The recent hearing regarding the outbreak of Legionnaires disease in Quincy, Illinois serves to further highlight the importance of not only a rapid response, but more importantly, a strong prevention strategy. Indeed according to the Center for Disease Control, 9 out of 10 Legionnaires’ disease cases could have been prevented, a staggering figure which emphasizes the importance of prevention. With this in mind, this post serves to provide a general overview of methods institutions can take in order to reduce the risk of Legionnaires disease.
First and foremost, reviewing the effectiveness of your water management plan regularly can make a significant difference. According to the ANSI/ASHRAE Standard 188-2015, large buildings in the United States now have an industry standard in place to have a water management which addresses Legionella. As such, a key component of such a water management plan is to schedule and predict the maintenance, repairs, and perhaps service interruptions which will be required. Yet in order to ensure such a plan is working accordingly, regular testing for Legionella pneumophila for such testing is “critical to determining whether Legionnaires’ disease bacteria are present and at what levels”, according to the OSHA guidelines for Legionnaires’ disease.
Yet not all tests are equal. To start, it is important that much of the testing includes and is focused on Legionella pneumophila. According to the CDC, this single strain is responsible for the vast majority of all legionnaires’ disease outbreaks, a fact which has made the Veterans Administration healthcare facilities require testing for Legionella pneumophila every quarter. Finally, while rapid tests, including polymerase chain reaction (PCR) tests, can provide quicker results, culture tests are a more reliable source of quantification of Legionella and should be used for water management plans.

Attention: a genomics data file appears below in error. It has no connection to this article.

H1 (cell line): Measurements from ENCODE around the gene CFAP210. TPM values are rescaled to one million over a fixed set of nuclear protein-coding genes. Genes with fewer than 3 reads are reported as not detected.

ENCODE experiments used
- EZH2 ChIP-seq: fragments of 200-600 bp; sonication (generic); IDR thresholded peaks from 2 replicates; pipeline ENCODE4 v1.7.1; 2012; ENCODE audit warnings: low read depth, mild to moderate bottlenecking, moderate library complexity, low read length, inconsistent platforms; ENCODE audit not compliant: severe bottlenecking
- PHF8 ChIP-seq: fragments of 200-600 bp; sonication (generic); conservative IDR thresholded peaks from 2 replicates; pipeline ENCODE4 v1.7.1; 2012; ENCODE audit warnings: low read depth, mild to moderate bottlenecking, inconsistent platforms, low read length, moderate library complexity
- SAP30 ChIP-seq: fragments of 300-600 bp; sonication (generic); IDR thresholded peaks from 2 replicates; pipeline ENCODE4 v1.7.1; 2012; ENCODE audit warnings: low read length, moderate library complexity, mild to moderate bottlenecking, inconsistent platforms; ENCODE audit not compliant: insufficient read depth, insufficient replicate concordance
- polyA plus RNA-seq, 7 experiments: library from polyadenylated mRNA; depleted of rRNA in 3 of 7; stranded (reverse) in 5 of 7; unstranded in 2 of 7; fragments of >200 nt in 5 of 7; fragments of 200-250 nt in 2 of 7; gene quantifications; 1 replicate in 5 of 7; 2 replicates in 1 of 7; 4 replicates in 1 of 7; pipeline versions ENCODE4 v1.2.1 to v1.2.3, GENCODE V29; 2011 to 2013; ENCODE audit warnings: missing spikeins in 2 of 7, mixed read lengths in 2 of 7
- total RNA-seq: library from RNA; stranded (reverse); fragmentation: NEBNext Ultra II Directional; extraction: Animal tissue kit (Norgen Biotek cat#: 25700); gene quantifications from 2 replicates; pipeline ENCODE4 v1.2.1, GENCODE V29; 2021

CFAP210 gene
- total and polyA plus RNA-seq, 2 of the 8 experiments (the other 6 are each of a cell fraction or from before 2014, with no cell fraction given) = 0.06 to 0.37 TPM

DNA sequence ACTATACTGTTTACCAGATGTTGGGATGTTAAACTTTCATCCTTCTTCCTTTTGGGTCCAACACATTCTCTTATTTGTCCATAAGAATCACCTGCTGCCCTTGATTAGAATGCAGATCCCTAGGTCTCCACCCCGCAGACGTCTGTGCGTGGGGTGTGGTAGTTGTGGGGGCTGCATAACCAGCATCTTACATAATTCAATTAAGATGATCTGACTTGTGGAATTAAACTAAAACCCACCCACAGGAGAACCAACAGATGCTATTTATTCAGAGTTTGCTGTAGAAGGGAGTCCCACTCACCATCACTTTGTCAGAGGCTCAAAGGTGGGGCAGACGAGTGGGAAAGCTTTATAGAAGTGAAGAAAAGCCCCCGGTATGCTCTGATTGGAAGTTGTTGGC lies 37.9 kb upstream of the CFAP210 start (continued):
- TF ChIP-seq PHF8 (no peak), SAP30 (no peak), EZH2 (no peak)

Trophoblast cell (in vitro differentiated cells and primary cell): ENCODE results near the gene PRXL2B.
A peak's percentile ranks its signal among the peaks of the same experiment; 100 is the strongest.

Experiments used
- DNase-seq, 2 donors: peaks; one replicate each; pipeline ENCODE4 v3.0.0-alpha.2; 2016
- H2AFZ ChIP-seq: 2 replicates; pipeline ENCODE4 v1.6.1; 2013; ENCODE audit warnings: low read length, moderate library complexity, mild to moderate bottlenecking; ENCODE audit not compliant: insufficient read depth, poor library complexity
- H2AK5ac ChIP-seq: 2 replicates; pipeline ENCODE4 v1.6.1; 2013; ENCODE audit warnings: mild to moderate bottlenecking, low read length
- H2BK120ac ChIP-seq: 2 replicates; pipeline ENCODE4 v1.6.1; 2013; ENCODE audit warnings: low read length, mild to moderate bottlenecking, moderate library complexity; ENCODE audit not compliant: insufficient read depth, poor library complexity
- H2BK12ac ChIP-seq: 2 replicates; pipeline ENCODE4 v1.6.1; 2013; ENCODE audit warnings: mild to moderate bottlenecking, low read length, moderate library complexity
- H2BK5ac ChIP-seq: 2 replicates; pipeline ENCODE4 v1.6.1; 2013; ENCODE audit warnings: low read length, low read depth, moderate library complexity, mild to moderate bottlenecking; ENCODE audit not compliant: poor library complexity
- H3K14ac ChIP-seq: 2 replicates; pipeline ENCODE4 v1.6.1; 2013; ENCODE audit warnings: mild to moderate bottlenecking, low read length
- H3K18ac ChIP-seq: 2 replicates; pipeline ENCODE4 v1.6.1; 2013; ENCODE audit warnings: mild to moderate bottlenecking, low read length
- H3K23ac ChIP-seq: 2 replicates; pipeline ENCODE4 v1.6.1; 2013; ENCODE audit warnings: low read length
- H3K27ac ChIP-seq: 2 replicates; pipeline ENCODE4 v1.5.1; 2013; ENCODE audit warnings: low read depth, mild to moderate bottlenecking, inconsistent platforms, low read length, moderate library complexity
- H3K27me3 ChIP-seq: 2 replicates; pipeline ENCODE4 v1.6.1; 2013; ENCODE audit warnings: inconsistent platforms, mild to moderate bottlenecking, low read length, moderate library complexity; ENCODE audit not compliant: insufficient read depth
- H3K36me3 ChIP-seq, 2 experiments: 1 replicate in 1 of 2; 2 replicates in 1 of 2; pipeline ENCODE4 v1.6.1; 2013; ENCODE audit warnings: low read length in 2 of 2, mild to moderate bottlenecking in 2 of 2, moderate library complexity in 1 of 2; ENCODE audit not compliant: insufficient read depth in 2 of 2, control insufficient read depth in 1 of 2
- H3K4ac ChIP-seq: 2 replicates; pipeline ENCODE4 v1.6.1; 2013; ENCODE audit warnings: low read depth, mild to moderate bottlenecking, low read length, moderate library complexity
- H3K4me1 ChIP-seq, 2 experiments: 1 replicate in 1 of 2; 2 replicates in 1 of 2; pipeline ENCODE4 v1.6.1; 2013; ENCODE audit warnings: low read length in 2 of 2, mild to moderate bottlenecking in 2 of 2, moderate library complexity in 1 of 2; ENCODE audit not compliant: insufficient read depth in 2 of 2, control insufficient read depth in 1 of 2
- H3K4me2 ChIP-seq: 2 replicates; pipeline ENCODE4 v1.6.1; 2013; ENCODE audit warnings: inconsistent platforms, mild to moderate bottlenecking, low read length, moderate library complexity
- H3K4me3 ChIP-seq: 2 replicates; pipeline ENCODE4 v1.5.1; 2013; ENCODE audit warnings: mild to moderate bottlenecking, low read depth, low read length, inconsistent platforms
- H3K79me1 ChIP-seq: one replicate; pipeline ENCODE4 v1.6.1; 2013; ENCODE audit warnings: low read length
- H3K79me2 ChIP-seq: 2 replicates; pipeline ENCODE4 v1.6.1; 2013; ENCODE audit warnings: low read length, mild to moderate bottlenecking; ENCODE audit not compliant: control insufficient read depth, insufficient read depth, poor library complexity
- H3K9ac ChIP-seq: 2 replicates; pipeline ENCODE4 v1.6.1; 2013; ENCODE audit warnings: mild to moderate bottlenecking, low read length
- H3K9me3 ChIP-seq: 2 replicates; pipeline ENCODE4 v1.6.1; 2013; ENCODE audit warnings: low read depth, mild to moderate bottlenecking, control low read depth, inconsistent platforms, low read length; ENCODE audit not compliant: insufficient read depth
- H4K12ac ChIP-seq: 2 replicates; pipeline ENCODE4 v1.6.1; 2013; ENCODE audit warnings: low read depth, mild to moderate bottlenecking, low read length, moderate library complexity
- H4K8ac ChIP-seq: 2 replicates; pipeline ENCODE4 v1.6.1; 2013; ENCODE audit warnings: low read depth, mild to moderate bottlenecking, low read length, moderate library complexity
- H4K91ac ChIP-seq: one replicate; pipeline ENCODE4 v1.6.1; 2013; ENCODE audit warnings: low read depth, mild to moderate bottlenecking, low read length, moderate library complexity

Clearly there are numerous methods institutions can take in order to reduce the risk of Legionnaires’ disease however as a start, this post would simply like to highlight that developing a regular water management plan which includes not only accurate testing but appropriate testing is a great first step.
Jules Zacher is an attorney in Philadelphia who has tried Legionnaires’ disease cases across the U.S. Please visit LegionnaireLawyer.com again for updates.